Saturday, September 24, 2016
Tuesday, September 20, 2016
Monday, September 12, 2016
Who could resist an art book spiced with the outrageous snob appeal of names such as Philomene de la Forest-Divonne, Logan Pearsall Smith, the celebrated connoisseur Lord Duveen, Desmond McCarthy, Clive Bell, Maurice Bowra, Iris Origo, Isaiah Berlin, Roger Fry and the “society hostess” Lady Cunard? In the days of Cyril Connolly, formerly of this parish, and Hugh Trevor-Roper, this kind of high-octane letter-writing was catnip to the more exquisite parts of the book trade.
Saturday, September 10, 2016
Nietzsche says: "One must still have chaos in one to give birth to a dancing star." The first fundamental point of view here is: Existence is pure joy. If you don't see that, your perception is wrong. And we are not talking about Mary Baker Eddy Christian Science denial of the facts. In this approach you are supposed to learn to alchemically transmute sorrow into joy, chaos into art. You exult in the random give and take of the hard knocks of life. It's a daily feast. Every phenomenon is an Act of Love. Every experience, however serendipitous, is necessary, is a sacrament, is a means of growth."
Wednesday, September 7, 2016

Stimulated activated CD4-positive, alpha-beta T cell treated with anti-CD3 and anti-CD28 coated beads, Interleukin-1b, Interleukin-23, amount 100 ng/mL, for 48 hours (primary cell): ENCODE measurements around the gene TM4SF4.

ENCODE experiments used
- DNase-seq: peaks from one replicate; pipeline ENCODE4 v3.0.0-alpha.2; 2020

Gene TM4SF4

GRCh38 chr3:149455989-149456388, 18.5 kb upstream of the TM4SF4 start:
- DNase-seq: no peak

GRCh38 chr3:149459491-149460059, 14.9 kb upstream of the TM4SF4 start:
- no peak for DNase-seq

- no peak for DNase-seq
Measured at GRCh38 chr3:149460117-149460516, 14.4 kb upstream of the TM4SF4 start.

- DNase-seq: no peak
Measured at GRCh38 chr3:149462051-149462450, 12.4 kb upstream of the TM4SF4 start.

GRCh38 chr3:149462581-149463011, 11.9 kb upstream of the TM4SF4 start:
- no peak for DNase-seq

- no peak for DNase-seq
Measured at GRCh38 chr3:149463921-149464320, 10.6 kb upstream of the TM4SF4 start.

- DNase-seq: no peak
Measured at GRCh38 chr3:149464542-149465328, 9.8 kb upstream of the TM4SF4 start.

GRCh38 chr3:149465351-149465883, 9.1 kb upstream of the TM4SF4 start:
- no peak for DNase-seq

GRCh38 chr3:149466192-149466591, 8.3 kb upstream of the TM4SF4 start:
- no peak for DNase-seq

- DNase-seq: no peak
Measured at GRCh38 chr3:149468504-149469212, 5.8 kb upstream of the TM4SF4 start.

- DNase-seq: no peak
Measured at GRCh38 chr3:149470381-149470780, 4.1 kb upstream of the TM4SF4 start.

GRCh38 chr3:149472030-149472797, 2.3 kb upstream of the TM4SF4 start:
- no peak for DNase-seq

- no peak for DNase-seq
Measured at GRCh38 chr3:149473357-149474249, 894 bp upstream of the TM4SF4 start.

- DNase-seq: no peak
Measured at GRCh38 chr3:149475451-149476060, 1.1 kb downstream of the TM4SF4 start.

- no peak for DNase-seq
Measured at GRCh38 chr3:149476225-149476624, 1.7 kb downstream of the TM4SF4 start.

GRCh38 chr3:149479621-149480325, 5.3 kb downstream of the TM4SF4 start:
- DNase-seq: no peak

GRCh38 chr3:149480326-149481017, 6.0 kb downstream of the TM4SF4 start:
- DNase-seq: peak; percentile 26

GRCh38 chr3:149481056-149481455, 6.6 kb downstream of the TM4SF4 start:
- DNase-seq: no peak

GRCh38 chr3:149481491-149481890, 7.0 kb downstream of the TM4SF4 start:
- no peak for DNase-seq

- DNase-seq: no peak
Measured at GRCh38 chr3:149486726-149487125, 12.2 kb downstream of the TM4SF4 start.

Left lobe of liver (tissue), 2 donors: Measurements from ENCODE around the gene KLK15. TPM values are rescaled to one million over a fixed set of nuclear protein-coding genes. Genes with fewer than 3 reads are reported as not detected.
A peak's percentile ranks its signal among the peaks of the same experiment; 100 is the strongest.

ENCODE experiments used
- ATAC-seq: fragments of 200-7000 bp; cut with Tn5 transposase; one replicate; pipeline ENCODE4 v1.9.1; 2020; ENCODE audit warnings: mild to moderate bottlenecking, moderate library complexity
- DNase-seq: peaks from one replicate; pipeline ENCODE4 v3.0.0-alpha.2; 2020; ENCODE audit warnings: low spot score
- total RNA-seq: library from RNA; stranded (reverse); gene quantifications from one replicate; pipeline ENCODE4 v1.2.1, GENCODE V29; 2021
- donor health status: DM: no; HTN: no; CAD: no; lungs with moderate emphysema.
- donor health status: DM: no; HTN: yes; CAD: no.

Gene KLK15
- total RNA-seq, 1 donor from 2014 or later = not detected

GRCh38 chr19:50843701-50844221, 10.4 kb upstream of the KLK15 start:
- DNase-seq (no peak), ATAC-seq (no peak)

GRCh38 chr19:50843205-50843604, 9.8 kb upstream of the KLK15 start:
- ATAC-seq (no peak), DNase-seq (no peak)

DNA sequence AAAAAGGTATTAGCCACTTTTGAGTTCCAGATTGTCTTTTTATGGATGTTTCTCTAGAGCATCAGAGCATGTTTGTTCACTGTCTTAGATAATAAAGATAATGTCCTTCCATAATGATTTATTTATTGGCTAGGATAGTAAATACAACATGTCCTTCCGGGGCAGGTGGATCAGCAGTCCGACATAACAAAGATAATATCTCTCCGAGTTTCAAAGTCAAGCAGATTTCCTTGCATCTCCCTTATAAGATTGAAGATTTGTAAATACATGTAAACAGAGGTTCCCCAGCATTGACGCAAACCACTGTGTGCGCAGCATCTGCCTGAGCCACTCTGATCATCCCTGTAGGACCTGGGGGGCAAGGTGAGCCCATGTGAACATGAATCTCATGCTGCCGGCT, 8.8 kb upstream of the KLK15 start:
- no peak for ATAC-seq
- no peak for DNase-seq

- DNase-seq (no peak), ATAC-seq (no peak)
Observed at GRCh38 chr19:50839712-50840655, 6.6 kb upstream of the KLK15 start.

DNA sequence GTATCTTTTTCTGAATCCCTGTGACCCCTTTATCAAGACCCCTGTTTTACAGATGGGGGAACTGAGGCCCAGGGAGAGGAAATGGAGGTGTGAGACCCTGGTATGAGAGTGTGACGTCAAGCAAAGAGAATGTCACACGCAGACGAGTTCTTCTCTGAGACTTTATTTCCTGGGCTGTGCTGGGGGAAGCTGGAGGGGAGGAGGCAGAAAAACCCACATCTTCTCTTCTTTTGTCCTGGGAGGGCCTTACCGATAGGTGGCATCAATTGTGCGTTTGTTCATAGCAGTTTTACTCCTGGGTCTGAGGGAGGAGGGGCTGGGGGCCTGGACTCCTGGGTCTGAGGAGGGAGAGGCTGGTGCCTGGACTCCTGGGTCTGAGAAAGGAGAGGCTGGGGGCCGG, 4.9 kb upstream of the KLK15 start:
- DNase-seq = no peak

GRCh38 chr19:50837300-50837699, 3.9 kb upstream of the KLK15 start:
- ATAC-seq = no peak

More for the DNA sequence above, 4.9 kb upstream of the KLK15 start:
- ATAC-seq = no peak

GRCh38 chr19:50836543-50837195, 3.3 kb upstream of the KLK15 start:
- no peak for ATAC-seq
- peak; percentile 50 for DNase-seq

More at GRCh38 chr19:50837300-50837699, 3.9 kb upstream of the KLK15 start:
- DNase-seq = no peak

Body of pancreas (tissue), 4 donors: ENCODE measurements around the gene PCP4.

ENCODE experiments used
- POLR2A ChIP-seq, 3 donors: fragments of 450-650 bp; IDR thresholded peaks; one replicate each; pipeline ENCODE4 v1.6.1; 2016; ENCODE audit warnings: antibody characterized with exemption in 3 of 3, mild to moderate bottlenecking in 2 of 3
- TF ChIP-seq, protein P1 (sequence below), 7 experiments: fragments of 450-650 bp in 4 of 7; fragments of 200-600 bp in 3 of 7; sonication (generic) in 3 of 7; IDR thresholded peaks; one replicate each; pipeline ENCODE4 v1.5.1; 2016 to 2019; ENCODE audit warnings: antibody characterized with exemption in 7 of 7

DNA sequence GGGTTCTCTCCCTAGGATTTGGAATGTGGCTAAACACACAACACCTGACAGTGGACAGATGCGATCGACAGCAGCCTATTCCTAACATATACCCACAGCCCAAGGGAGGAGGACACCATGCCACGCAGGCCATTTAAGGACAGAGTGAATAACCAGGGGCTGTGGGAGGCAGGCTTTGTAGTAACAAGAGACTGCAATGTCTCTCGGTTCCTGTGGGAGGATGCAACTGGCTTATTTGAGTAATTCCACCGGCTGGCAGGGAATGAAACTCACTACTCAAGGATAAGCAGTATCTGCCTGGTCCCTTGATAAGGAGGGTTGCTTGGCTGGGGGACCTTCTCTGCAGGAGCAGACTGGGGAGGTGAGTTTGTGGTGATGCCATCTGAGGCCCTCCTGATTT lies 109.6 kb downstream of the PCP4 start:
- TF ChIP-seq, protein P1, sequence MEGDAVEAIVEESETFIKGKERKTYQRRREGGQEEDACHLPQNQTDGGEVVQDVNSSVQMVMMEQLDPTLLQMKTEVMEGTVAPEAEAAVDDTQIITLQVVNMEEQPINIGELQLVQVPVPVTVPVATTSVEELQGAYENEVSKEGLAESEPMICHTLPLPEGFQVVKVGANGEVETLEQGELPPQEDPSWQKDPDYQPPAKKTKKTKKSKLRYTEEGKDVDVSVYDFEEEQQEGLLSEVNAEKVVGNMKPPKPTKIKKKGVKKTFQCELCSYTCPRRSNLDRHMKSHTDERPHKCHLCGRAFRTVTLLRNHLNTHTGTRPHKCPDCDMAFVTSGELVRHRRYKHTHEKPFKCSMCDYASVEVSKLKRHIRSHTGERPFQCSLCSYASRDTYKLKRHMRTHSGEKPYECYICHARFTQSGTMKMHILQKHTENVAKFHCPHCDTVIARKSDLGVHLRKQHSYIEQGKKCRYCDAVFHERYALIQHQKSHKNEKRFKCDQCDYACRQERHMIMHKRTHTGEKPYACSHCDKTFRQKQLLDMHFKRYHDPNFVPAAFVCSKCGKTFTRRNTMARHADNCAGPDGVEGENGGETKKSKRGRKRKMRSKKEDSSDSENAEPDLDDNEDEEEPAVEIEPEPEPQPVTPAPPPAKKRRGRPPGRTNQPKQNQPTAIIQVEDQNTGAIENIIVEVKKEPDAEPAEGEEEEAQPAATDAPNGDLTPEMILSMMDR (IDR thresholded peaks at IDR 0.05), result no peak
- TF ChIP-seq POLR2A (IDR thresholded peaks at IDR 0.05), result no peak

|Starred Review* The Roman Catholic Church and the Eastern Orthodox Church are the largest branches of the Christian-religion tree. Almost unknown are Eastern Catholics, who follow Eastern traditions but proclaim their loyalty to the pope. Brothers Simon and Alex are priests, though Simon is climbing the Vatican ladder, while Alex has followed his father into the Eastern Catholic priesthood. Allowed to marry before ordination, Alex has a young son, Peter, which makes him even more of an oddity in Vatican City, where he lives. His life takes a dangerous turn when a friend, the curator of a Shroud of Turin exhibit, is murdered on the eve of the show's opening. There are secrets here, slowly revealed, that could change the face of Christianity if the truth about the shroud and an ancient fifth gospel—one that tries to reconcile the synoptic gospels with the gospel of John—comes to light. Caldwell, coauthor of the international bestseller, The Rule of Four (2000), has invaded Da Vinci Code territory here, but his version has more in common with high-end literary-historical thrillers like those by Iain Pears than it does with Dan Brown. Here motives are nuanced shadows that are as hard to grasp for Alex as they are for readers. It is this very elusiveness, juxtaposed against a strong sense of place, that intrigues, making this the best kind of page-turner, one about which you also have to think. HIGH-DEMAND BACKSTORY: Caldwell's publisher smells Big Book with this one and plans to make it as easy as possible for readers to pick up the scent. Copyright 2014 Booklist Reviews.|